http://room8-hair.co.uk/january-2015-open-day/facebook.com/pages/Liam-White-Music Talking about death is difficult. It’s an annual conversation for me and my mum.
order Finax online cheap Last year she decided that organ donation was not for her. This year she has changed her mind. She is thinking differently about who she wants involved in organising her funeral, however she is consistent in where she wants to die – at home.
http://reenajbhambra.com/?author=1 Mum neither believes that she is old (she is 81), nor that she will die. She does not really believe that she is immortal, but as there are no signs that this is imminent, talking about death, in her view, is morose and unnecessary. Despite that, each year she and I sit with her ‘Living Well and planning for the end of your life’, and she updates it. Our annual routine is completed with a cup of tea and a cake at our favourite garden centre.
This year we did a one-page summary too, in the style that Max is leading.
I am a proud member of the #MaxEOLC team, with my friends and colleagues Sarah, Sharon and Philip. Together with Max we are exploring a one-page summary of end of life wishes. Here is Max talking about it.
We are all trying this one-page summary – with family and in our work, to learn what works. Then we are sharing what we are learning through at twitchat in March to work on the next version with whoever wants to join us – a version of crowdsourcing the next stage.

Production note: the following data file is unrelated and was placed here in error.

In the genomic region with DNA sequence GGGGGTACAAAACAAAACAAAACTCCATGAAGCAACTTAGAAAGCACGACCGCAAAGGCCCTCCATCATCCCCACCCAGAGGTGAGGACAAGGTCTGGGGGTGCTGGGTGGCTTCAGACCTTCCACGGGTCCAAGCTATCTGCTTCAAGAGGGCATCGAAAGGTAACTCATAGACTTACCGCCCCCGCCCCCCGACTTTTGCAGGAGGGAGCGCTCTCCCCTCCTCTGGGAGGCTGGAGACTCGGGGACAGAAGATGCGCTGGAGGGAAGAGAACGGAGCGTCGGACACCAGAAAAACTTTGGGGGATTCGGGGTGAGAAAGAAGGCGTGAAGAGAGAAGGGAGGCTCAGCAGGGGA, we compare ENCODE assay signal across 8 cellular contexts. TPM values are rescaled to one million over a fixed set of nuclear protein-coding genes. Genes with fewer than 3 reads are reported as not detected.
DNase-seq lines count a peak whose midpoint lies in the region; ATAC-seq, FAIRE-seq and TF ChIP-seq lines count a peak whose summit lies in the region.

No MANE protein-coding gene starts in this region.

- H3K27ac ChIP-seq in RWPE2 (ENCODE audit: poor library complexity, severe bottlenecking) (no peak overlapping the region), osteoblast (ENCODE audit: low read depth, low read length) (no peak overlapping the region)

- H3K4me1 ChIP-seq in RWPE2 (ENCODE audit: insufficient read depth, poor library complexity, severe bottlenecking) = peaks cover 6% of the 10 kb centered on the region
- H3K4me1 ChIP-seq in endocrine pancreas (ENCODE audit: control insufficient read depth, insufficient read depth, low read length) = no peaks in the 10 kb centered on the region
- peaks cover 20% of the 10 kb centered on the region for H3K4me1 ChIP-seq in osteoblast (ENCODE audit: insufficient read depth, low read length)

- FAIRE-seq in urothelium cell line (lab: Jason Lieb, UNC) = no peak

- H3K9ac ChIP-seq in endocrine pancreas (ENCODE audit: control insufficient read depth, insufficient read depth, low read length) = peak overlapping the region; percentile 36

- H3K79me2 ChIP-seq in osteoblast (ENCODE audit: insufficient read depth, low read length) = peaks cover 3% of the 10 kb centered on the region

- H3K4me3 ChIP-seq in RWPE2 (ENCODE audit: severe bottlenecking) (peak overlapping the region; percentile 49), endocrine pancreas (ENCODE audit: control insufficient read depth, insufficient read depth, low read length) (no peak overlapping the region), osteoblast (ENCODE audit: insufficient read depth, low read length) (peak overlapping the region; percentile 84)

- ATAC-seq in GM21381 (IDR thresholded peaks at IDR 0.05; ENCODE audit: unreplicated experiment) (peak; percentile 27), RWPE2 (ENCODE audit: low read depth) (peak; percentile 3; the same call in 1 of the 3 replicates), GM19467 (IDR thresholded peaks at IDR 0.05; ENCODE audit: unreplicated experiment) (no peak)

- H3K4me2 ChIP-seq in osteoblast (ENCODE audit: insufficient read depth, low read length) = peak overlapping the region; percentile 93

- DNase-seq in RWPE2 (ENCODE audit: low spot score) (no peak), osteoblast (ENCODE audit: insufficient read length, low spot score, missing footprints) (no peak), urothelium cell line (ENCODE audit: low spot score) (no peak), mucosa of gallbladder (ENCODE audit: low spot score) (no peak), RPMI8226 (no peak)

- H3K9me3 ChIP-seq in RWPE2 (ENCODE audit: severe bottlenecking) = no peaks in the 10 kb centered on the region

Mum already had a one-page profile, developed after a spell in hospital. In essence we were updating this and adding two other sections about what she wanted and did not want around the end of her life. This was easy to take from the ‘Living Well’ and is almost an executive summary.
I agree with Davis, in a recent Guardian article – these conversations are difficult but imperative.
“It is our responsibility – all of our responsibility – to find the person behind the patient in the bed,” Davis says. “One way of another, we have to have these conversations”
But can we do it before the person is a patient in a bed? Vicky Worsnop makes the powerful point:
“I was asked about plans if I die by my mortgage advisor, why not by my GP?”
Similarly, it is my financial advisor for is asking me about my plans for the end of my life. I hope that we can get to a place where solicitors and financial advisors, routinely hand out something like ‘Living Well’, encouraging people to talk about it with their loved ones. I hope that the one-page summary that Max has pioneered is a one-page summary of that discussion. I hope that we start to see families making sure that this one-page summary of what matters to someone in life and death goes with people into hospital, so that health staff instantly can ‘find the person behind the patient’ in life and death.
If you know of any solicitors or mortgage advisors who would be interested…please let me know.